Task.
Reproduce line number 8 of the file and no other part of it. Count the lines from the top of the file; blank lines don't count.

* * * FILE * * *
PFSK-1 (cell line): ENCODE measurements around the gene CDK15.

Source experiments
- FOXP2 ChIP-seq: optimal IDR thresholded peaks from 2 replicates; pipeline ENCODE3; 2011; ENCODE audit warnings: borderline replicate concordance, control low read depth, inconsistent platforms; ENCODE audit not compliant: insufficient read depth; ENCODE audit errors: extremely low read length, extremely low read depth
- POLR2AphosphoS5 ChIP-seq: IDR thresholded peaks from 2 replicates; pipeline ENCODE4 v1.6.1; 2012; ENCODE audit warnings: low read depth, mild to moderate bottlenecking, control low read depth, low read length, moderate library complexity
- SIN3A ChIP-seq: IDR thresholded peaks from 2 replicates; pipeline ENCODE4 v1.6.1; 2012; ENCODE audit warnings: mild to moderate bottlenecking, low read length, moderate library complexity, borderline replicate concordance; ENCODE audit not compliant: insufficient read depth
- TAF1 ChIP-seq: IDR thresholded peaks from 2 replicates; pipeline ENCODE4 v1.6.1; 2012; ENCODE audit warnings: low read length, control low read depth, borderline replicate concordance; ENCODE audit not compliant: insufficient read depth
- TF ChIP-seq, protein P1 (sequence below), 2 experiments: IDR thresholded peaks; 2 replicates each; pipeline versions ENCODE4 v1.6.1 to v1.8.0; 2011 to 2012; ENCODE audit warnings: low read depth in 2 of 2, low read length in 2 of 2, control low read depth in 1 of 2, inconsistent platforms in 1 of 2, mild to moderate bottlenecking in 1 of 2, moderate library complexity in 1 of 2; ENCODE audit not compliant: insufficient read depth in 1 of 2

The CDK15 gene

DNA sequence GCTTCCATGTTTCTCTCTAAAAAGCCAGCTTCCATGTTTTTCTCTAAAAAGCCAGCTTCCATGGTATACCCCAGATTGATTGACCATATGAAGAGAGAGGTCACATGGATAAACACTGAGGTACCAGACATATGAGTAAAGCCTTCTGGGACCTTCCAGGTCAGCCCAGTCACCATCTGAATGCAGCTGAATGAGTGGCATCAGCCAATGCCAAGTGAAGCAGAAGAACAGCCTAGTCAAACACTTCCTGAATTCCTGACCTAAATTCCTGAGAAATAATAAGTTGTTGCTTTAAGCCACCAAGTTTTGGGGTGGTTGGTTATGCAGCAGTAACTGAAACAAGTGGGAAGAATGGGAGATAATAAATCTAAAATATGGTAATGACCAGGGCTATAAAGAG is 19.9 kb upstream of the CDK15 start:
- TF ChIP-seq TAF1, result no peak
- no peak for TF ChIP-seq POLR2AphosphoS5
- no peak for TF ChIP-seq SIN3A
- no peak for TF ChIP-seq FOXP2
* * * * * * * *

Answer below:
The CDK15 gene